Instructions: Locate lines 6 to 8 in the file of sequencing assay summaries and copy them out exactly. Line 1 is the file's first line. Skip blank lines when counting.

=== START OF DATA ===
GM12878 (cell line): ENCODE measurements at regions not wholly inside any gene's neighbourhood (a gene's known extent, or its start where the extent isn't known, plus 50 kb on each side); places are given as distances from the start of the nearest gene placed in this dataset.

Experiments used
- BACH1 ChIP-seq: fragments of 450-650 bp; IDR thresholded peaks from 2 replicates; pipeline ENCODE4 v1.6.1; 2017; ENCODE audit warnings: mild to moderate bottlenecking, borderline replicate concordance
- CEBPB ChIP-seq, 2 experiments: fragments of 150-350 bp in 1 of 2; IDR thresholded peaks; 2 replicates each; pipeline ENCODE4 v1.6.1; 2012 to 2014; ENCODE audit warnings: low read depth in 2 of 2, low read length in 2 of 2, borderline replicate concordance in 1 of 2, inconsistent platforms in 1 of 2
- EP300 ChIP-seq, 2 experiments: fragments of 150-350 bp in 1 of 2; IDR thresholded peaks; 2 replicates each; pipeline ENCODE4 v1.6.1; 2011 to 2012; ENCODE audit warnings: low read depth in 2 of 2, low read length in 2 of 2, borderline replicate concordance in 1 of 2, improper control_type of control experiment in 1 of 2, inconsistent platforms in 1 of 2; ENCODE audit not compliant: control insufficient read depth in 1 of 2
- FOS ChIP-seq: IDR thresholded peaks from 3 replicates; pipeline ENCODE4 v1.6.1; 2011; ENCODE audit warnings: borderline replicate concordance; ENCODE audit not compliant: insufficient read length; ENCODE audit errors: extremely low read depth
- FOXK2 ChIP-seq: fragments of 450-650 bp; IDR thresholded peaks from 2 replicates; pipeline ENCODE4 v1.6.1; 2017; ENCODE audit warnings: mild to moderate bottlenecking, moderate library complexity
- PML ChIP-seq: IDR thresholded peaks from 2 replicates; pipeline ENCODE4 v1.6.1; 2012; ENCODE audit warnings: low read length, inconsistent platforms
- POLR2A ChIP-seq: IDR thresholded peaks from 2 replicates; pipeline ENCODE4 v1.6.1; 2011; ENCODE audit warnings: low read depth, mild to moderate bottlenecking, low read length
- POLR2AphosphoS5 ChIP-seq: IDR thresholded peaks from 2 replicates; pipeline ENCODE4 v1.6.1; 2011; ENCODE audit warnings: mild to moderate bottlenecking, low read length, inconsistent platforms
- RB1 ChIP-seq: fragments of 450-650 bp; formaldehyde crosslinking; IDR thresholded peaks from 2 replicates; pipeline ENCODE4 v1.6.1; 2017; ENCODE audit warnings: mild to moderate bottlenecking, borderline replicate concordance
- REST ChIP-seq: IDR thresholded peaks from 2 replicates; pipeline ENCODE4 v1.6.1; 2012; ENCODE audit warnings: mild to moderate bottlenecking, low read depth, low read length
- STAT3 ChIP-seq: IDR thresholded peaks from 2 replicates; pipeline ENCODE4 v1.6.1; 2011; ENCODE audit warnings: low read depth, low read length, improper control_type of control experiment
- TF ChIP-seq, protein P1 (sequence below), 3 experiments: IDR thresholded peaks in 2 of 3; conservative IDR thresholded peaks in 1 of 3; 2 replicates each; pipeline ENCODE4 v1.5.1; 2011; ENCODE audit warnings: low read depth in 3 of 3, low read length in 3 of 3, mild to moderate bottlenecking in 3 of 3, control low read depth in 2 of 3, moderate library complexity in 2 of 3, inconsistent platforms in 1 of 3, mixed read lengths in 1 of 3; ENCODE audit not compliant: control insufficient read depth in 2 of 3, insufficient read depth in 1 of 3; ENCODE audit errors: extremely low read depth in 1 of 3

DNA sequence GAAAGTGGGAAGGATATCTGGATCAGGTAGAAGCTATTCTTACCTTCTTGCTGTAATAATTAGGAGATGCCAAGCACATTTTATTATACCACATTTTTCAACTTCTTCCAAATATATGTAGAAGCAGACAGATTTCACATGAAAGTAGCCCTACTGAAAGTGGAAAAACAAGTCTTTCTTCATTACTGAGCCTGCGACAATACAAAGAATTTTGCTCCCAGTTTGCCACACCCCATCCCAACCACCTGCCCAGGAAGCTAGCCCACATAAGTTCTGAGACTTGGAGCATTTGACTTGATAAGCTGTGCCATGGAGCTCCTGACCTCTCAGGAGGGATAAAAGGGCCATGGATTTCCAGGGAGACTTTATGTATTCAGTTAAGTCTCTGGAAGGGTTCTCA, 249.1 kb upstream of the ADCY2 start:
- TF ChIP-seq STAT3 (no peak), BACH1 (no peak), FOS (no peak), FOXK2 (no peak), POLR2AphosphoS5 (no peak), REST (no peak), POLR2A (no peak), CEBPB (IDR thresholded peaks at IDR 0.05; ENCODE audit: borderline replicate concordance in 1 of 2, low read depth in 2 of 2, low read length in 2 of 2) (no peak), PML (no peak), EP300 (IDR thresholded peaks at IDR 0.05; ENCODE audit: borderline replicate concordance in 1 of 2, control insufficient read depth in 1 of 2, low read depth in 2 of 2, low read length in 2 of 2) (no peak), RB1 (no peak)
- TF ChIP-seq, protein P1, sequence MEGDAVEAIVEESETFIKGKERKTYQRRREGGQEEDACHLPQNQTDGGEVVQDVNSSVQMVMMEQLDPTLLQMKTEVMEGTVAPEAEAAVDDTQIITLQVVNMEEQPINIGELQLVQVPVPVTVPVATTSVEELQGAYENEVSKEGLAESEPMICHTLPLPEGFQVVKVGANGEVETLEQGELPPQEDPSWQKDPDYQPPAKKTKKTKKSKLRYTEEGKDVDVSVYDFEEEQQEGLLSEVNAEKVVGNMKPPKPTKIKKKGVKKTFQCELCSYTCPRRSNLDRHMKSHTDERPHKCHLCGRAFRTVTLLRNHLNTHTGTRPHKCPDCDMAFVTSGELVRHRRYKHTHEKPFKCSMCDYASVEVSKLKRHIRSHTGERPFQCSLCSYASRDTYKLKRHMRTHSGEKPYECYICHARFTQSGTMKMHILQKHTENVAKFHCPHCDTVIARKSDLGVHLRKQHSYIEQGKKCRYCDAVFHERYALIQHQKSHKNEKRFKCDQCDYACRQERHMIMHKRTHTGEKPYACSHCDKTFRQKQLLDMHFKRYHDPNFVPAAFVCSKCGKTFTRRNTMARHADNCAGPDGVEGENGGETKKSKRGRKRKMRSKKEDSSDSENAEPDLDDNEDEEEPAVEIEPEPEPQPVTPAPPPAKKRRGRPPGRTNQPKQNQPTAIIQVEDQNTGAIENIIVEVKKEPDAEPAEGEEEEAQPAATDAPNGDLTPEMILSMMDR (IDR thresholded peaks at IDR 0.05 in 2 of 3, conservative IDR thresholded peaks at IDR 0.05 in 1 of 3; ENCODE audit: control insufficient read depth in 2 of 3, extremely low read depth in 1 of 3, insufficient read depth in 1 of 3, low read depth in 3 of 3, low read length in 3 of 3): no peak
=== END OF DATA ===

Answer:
- FOS ChIP-seq: IDR thresholded peaks from 3 replicates; pipeline ENCODE4 v1.6.1; 2011; ENCODE audit warnings: borderline replicate concordance; ENCODE audit not compliant: insufficient read length; ENCODE audit errors: extremely low read depth
- FOXK2 ChIP-seq: fragments of 450-650 bp; IDR thresholded peaks from 2 replicates; pipeline ENCODE4 v1.6.1; 2017; ENCODE audit warnings: mild to moderate bottlenecking, moderate library complexity
- PML ChIP-seq: IDR thresholded peaks from 2 replicates; pipeline ENCODE4 v1.6.1; 2012; ENCODE audit warnings: low read length, inconsistent platforms